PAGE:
My wife, Lydia, and I have moved out of our house and placed all of the stuff we didn’t haul off to the county dump into a ten by fifteen-foot storage shed. There are also trunks, dishes, and an antique chest stuffed into a friend’s garage. It took us ten years to fill our modest adobe cabin with “stuff”; it took me a month to sort it out
We are running our business from a telephone and a desk in office space we have borrowed from Sandy and Tony; we depend upon the love and kindness of our friends for our shelter. The reason for this upheaval in our lives is that we are faced with a task that demands all of our resources, and we haven’t the energy to maintain a house that is nothing more than an expensive warehouse. We feel like we felt way back when we were living on our boat and life seemed more meaningful. Flaws in this reasoning will no doubt occur to us as time passes.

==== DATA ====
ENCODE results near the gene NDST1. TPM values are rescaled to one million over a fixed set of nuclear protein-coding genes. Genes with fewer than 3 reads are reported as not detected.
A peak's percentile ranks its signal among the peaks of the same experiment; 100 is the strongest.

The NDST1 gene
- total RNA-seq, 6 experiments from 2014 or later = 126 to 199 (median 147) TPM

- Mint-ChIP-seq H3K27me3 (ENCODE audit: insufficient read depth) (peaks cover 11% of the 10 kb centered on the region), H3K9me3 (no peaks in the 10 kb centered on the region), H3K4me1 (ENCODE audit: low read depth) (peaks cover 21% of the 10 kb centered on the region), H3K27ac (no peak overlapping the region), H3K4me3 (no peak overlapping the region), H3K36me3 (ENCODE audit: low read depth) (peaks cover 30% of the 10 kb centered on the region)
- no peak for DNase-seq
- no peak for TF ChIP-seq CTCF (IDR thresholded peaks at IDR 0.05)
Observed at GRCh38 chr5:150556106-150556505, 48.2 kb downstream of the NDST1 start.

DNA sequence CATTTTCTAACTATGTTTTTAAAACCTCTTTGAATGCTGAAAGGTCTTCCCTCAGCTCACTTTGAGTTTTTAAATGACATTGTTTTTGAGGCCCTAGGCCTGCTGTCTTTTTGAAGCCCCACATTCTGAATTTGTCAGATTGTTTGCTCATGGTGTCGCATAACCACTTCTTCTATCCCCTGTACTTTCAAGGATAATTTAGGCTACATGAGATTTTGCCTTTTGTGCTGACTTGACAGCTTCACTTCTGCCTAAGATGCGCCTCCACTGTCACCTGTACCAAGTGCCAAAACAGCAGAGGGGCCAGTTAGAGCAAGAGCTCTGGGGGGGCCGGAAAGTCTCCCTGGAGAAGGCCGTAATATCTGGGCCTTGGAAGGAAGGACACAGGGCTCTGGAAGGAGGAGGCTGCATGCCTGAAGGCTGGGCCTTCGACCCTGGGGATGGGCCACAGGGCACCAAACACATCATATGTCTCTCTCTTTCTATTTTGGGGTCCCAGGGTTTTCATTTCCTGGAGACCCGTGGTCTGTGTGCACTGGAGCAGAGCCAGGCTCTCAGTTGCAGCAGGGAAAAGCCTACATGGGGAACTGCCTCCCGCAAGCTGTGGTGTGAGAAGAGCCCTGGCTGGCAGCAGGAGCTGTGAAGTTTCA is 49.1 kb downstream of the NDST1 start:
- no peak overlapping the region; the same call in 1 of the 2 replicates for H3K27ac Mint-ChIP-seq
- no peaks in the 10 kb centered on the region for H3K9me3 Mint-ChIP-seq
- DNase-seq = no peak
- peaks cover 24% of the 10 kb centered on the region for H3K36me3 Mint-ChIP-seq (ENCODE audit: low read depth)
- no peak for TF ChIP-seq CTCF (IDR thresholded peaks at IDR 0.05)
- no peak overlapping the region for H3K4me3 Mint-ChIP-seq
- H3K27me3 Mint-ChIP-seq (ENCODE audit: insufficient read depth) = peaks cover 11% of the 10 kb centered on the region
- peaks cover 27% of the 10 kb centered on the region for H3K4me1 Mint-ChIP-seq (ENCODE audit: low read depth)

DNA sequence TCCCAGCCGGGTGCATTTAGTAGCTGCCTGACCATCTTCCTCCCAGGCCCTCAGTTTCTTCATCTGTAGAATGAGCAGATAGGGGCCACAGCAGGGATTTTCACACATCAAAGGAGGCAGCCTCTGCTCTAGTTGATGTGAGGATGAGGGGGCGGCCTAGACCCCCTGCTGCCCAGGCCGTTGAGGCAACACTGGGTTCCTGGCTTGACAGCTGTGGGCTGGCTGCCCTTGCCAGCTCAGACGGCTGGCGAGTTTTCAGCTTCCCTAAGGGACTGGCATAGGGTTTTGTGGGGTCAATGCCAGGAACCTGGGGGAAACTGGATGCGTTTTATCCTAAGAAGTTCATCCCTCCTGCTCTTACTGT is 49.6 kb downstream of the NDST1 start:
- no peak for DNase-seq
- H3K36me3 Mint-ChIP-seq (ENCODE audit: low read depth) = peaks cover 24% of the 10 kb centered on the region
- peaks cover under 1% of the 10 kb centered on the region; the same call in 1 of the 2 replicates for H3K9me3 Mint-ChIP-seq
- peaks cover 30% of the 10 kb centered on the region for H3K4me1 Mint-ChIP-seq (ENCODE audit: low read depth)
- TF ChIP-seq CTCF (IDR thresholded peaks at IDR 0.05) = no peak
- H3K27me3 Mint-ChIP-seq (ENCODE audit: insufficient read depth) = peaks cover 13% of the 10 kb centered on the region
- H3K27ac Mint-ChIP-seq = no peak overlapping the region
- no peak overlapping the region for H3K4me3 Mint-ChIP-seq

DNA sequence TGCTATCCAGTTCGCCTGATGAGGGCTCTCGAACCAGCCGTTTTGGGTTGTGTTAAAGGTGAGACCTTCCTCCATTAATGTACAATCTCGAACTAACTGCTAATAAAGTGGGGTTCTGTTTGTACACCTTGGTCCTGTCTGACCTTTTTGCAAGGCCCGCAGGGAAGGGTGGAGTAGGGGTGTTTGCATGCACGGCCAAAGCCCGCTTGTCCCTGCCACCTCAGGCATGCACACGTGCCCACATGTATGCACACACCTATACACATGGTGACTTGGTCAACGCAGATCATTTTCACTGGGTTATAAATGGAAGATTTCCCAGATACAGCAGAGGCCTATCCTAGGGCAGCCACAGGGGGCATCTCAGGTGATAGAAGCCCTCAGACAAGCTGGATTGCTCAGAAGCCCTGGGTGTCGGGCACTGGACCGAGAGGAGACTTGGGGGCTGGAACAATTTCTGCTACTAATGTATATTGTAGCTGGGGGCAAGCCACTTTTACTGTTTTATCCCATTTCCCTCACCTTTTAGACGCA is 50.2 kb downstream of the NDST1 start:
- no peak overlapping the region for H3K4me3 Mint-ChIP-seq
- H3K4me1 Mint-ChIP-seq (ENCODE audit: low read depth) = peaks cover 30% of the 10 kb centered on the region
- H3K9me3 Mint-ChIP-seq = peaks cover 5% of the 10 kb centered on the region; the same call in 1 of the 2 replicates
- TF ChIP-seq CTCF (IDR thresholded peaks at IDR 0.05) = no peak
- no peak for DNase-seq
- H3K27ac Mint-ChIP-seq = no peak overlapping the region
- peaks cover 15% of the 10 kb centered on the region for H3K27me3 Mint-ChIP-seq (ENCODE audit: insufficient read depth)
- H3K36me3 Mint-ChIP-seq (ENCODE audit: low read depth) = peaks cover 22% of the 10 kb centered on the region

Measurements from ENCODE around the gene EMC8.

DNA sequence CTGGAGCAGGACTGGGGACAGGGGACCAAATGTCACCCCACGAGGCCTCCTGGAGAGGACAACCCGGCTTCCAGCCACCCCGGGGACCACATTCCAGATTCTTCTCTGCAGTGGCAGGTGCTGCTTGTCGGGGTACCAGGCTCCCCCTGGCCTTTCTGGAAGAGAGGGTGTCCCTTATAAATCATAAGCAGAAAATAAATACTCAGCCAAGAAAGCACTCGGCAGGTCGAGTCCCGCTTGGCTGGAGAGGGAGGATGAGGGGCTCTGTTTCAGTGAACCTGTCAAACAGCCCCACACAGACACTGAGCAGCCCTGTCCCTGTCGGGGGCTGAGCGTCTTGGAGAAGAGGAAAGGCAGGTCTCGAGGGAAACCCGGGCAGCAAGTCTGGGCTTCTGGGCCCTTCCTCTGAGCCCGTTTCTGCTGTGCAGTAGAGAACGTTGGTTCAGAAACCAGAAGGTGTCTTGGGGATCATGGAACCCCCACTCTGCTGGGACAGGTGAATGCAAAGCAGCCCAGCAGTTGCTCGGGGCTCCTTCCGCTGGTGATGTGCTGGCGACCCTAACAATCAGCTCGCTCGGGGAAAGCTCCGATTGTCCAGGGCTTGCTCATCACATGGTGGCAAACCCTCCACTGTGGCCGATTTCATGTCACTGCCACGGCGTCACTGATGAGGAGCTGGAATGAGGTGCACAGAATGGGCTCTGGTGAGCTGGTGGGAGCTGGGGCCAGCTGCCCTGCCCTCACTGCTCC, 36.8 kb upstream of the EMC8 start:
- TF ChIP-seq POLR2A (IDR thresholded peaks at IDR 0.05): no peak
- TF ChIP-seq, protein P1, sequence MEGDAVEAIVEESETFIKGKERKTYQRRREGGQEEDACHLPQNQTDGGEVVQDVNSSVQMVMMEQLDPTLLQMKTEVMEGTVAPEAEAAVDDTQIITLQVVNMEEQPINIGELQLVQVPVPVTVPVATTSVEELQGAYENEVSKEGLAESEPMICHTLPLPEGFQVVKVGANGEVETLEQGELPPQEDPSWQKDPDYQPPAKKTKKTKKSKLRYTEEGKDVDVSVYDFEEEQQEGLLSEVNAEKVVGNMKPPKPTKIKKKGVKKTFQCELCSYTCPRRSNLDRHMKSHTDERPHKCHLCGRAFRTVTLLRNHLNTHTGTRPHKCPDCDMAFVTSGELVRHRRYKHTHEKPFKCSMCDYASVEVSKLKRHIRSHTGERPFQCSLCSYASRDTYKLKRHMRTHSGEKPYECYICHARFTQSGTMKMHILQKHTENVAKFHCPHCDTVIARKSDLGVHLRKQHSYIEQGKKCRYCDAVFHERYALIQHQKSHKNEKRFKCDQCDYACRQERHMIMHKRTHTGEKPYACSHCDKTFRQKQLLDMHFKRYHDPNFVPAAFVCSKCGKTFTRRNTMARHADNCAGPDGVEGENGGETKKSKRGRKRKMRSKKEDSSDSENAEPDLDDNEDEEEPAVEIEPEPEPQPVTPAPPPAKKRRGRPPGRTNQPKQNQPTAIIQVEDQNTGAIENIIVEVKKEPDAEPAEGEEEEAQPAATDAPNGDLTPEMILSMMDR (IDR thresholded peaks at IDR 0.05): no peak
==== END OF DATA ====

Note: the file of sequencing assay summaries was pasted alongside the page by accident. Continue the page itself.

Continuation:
Has some terrible disaster overtaken us?
Yes, according to Lydia’s family.
A couple of years ago I was sitting out on our tile patio behind our adobe cottage on top of a rock ridge in the California foothills. I was eating breakfast and watching two blue jays fighting over the sunflower seed in the bird feeder. Lydia was inside talking on the phone. This was not unusual. The phone rings all the time in our household business—one reason to seriously reconsider putting your home and your business in the same place. Lydia walks out onto the terrace with a funny expression on her face. If your over fifty, you know the expression, the kind of expression your teacher used to get when she told you to crawl under the desk and hide your eyes just in case a nuclear bomb was dropped outside the window.
“George wants me to interview for the District Governor’s job,” she says.
“You’ll do it, of course,” I say. “It’ll be the opportunity of a lifetime.”
There is joy shining in her eyes. She ducks back in the house and I hear her pick up the phone and tell George, “I’ll be there.” Four words that change our lives.